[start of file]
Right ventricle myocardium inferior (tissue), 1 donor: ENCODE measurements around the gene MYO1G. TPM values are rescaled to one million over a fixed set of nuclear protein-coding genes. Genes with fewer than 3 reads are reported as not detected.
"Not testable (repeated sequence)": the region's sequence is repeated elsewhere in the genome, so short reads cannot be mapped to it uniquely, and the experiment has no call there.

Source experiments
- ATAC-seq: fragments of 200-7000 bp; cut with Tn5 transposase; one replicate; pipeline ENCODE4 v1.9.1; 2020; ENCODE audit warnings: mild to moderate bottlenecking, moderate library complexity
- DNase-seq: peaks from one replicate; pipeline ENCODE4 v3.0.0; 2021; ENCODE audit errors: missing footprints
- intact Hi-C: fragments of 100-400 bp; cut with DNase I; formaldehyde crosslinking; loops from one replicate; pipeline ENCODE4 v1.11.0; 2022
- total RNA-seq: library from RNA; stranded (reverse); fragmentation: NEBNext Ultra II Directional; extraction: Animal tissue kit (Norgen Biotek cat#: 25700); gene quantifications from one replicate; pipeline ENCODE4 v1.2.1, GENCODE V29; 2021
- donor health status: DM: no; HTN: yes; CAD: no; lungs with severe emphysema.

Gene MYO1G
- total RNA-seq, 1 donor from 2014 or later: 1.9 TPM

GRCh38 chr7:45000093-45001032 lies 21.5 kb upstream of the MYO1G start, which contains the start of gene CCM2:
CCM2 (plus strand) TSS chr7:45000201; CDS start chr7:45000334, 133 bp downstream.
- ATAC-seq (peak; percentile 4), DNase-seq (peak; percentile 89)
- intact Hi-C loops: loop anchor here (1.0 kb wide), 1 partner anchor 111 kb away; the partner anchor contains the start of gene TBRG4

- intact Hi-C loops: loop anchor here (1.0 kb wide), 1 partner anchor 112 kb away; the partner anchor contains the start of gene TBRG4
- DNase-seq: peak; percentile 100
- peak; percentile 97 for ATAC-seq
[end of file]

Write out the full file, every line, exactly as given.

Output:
Right ventricle myocardium inferior (tissue), 1 donor: ENCODE measurements around the gene MYO1G. TPM values are rescaled to one million over a fixed set of nuclear protein-coding genes. Genes with fewer than 3 reads are reported as not detected.
"Not testable (repeated sequence)": the region's sequence is repeated elsewhere in the genome, so short reads cannot be mapped to it uniquely, and the experiment has no call there.

Source experiments
- ATAC-seq: fragments of 200-7000 bp; cut with Tn5 transposase; one replicate; pipeline ENCODE4 v1.9.1; 2020; ENCODE audit warnings: mild to moderate bottlenecking, moderate library complexity
- DNase-seq: peaks from one replicate; pipeline ENCODE4 v3.0.0; 2021; ENCODE audit errors: missing footprints
- intact Hi-C: fragments of 100-400 bp; cut with DNase I; formaldehyde crosslinking; loops from one replicate; pipeline ENCODE4 v1.11.0; 2022
- total RNA-seq: library from RNA; stranded (reverse); fragmentation: NEBNext Ultra II Directional; extraction: Animal tissue kit (Norgen Biotek cat#: 25700); gene quantifications from one replicate; pipeline ENCODE4 v1.2.1, GENCODE V29; 2021
- donor health status: DM: no; HTN: yes; CAD: no; lungs with severe emphysema.

Gene MYO1G
- total RNA-seq, 1 donor from 2014 or later: 1.9 TPM

GRCh38 chr7:45000093-45001032 lies 21.5 kb upstream of the MYO1G start, which contains the start of gene CCM2:
CCM2 (plus strand) TSS chr7:45000201; CDS start chr7:45000334, 133 bp downstream.
- ATAC-seq (peak; percentile 4), DNase-seq (peak; percentile 89)
- intact Hi-C loops: loop anchor here (1.0 kb wide), 1 partner anchor 111 kb away; the partner anchor contains the start of gene TBRG4

- intact Hi-C loops: loop anchor here (1.0 kb wide), 1 partner anchor 112 kb away; the partner anchor contains the start of gene TBRG4
- DNase-seq: peak; percentile 100
- peak; percentile 97 for ATAC-seq